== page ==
Of owners, custodians, issuers, and depositories
In this third post on real-world tokenization with Daml Finance, I’ll take a look at how the roles of owners, custodians, issuers, and depositories are accounted for. As discussed in the introduction to this series of blogs, real-world tokens need to consider these roles, as well as provide other capabilities, if we are to streamline processes, retire legacy systems, and reduce costs.
When we look at the existing finance industry, we see of course that real-world assets such as equities, bonds, derivatives, and even cash have some requirement to identify owners, custodians, issuers, and depositories, and that each of these roles carries specific rights and obligations. By contrast, cryptocurrency tokens only really account for the role of owner, and ownership of the private key that proves ownership is everything—lose it or reveal it, and your money is gone. Many crypto-custody solutions exist, but they are really concerned with management of these private keys, and they are “off-chain” solutions, as they do not leverage any built-in token capabilities concerning custody.
With Daml Finance, owners, custodians, issuers, and depositories are first-class citizens, with their rights and obligations defined within your tokenized assets. For the remainder of this post, we’ll take a look at how this works. We’ll focus on:
Instruments, which define the roles of issuer and depository
Accounts, which define the roles of owner and custodian
Holdings, which define the amounts of instruments held in accounts
Instruments: Issuers and depositories
In Daml Finance, an instrument contract describes the rights and obligations associated with one unit of a financial instrument. There are some built-in types, such as bonds, equities, options, swaps, and tokens; other instrument types can be modeled using the contingent claims library. Any lifecycling logic is encoded in the instrument contract, as illustrated in the lifecycling post.
The full programmability of instrument behavior differs from simpler tokens such as cryptocurrencies, which represent only ownership of a decentralized asset. It is this programmability that allows Daml Finance to cover the full value chain of assets that are used in financial markets today.
Every instrument defines (at least) an issuer and a depository. In Daml terms, the issuer and the depository are parties that are signatories to the instrument contract. This means that both have to agree to the instrument being created and to the rules that it follows.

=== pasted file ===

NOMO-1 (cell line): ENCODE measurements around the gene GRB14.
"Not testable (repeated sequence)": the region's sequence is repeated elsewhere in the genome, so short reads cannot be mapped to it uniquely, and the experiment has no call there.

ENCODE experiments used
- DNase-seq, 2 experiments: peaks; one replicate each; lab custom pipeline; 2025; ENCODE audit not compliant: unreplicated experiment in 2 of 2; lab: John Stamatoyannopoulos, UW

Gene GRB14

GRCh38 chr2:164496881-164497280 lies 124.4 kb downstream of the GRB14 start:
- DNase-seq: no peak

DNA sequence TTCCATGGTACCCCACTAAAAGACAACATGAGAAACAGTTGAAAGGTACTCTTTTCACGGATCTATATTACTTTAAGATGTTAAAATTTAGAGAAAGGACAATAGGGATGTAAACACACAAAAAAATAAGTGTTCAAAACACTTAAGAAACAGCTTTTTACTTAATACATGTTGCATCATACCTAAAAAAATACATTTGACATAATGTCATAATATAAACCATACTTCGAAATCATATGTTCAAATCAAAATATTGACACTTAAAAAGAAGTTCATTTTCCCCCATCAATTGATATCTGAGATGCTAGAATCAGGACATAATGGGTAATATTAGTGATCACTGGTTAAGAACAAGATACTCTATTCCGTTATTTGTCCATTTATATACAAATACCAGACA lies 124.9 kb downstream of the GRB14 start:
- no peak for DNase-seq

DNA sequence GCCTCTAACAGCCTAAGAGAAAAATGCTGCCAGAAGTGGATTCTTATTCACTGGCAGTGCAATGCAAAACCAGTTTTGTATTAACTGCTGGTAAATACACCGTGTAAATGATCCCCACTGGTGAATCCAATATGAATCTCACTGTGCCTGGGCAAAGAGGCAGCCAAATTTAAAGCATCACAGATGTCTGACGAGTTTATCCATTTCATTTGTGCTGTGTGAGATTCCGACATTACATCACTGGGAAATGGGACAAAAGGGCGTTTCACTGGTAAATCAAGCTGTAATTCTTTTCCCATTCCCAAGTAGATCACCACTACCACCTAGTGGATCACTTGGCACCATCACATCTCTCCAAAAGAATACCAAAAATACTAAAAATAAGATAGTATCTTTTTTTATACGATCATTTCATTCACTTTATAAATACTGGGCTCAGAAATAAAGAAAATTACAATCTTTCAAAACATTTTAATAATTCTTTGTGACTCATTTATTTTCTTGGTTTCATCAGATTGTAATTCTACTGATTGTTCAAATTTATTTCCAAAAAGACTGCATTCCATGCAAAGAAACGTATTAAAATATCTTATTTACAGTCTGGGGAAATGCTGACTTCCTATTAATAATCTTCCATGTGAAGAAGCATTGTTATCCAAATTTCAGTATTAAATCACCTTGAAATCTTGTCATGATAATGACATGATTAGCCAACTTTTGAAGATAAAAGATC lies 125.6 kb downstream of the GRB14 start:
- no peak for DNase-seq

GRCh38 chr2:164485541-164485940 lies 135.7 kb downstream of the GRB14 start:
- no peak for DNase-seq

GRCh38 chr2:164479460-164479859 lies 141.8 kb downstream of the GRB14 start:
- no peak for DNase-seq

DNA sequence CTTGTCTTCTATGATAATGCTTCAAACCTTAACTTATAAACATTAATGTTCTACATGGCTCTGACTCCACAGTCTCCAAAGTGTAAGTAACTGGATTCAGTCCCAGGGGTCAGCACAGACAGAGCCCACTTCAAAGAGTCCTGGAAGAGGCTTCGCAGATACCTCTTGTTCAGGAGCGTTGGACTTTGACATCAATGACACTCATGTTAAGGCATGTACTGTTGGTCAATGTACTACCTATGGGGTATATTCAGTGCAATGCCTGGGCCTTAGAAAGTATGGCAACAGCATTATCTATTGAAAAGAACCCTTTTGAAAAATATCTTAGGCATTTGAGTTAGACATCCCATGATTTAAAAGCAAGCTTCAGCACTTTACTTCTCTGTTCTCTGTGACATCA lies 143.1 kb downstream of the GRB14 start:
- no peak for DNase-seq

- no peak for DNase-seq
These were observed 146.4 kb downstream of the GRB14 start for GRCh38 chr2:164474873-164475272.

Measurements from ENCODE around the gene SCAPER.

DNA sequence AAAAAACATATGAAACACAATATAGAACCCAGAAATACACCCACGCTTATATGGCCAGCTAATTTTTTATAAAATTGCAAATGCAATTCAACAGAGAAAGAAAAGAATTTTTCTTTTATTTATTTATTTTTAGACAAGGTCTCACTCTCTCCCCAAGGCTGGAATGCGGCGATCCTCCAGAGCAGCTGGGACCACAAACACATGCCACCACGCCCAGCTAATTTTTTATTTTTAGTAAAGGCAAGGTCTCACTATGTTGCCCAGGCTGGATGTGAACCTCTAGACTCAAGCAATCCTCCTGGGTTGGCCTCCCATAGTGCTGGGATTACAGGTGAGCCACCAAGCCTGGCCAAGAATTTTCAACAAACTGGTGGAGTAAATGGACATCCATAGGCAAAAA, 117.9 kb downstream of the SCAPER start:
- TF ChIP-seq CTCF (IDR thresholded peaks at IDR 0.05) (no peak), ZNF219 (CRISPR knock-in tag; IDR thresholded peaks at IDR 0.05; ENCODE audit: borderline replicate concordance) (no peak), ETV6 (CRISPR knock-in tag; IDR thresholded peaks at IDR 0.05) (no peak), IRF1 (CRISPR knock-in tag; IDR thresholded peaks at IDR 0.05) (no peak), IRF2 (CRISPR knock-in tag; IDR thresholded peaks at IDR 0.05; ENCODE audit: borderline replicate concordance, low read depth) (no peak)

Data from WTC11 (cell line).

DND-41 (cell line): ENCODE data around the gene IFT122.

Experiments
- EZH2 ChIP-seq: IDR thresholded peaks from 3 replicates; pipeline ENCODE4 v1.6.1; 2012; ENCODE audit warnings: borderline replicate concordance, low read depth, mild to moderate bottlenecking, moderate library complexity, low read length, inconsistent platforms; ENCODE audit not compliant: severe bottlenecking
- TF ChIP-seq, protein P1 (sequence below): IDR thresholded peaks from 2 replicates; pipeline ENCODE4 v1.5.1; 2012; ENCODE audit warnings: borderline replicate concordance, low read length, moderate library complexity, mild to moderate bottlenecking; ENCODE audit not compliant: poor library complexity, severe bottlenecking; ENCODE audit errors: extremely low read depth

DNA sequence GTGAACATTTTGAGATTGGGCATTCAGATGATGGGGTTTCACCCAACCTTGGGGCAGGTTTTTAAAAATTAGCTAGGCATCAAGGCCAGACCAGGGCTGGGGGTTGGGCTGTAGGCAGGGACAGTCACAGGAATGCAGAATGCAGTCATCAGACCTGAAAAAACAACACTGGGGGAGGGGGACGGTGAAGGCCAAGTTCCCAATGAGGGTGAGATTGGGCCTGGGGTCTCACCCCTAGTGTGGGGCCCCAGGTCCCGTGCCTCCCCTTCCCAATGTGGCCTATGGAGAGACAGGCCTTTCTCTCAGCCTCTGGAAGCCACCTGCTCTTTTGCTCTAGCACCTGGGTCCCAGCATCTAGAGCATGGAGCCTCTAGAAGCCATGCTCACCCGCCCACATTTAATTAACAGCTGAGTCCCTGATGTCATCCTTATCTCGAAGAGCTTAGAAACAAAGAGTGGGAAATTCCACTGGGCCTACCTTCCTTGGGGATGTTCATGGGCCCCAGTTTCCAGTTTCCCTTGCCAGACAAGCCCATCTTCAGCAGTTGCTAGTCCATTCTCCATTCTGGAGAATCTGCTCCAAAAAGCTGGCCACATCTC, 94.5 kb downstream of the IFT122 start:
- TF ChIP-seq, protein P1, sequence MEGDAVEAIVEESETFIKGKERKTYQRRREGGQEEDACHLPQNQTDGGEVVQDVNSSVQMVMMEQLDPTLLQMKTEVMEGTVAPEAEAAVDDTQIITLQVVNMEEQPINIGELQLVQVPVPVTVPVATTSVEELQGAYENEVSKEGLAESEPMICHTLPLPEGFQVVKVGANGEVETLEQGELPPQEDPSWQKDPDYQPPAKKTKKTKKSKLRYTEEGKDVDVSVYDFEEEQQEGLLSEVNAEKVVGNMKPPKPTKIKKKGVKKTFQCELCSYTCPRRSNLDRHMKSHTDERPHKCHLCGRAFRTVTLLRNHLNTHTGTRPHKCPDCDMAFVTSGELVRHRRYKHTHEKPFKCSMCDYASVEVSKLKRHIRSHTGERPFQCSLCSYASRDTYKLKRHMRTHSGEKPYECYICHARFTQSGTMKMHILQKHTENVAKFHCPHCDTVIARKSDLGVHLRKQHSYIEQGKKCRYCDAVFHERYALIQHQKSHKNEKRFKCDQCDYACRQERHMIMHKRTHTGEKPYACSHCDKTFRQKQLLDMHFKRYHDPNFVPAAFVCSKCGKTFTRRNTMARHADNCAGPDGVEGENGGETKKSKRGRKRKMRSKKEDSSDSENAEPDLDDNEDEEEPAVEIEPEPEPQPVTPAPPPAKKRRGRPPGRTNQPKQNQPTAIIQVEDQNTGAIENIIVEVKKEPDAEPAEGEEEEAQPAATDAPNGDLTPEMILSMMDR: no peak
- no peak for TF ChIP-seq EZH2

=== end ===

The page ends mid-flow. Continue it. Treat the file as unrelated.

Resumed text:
Accounts: Owners and custodians
In Daml Finance, an account is conceptually similar to an account with a bank or broker. One account may hold multiple instrument types, such as cash, equities, bonds, or derivatives. An owner must have an account before any holdings can be created.
Account contracts are signed by both an owner party and a custodian party. Thus an account is proof of a relationship between an owner and a custodian. Either party may have prerequisites to that relationship being formed; for example, an owner might want to do some due diligence on a custodian, or a custodian might need to perform KYC and AML checks on an owner.
An additional feature of accounts is that they specify who has to authorize incoming transfers and who has to authorize outgoing transfers. This allows very precise control of holdings movements. A few examples are owner controlling outgoing only, owner controlling incoming and outgoing, or custodian controlling incoming and outgoing.
Accounts play a critical role in settlement in Daml Finance. This is an area to be covered in a future blog, but for now I’ll mention that it is through the creation of custody hierarchies that settlement is achieved. Each node in the custody hierarchy is an account. As an example, Alice has an account with Bank A, Bank A and Bank B have accounts with the Central Bank, and Bob has an account with Bank B.
Holdings: Joining instruments to accounts
Our final area of focus is holdings. A holding represents a quantity of an instrument held in an account: For example, 10,000 shares in Microsoft, or €15,000. Similar to an account, a holding defines an owner and a custodian; usually these are the account owner and custodian.
Daml Finance comes with the following holding types, although you are free to create your own as well.
Fungible: Holdings can be split and merged
Non-fungible: Holdings cannot be split and merged
Non-transferable: Holdings cannot be split, merged, or transferred
Most of the commonly used financial instruments (equities, bonds, etc.) are held as fungible holdings.
In addition, holdings can be locked and released. This mechanism is useful and efficient when a holding needs to be retained by an owner but “reserved” for a possible future activity. Examples include locking cash when placing a bid for an asset, and locking an asset when it is used as collateral.
For the technically minded, a holding is represented by a contract specifying an account key, an instrument key, and an amount. If you come from a relational database background, you may find it useful to think of instruments and accounts having a many-to-many relationship, with holdings as the joining records.
Daml Finance supports a wide range of real-world finance use cases by allowing full asset behavior to be modeled “on chain”. One aspect of this is the recognition that assets have more than just an owner: The roles of custodian, issuer, and depository must also be included. Daml Finance achieves this by assigning these roles within smart contracts representing instruments, accounts, and holdings.
The separation between the economic terms of an instrument and the representation of its holdings is important. It allows capabilities such as lifecycling to be managed by issuers and depositories, and to be applied across multiple investor holdings at different custodians.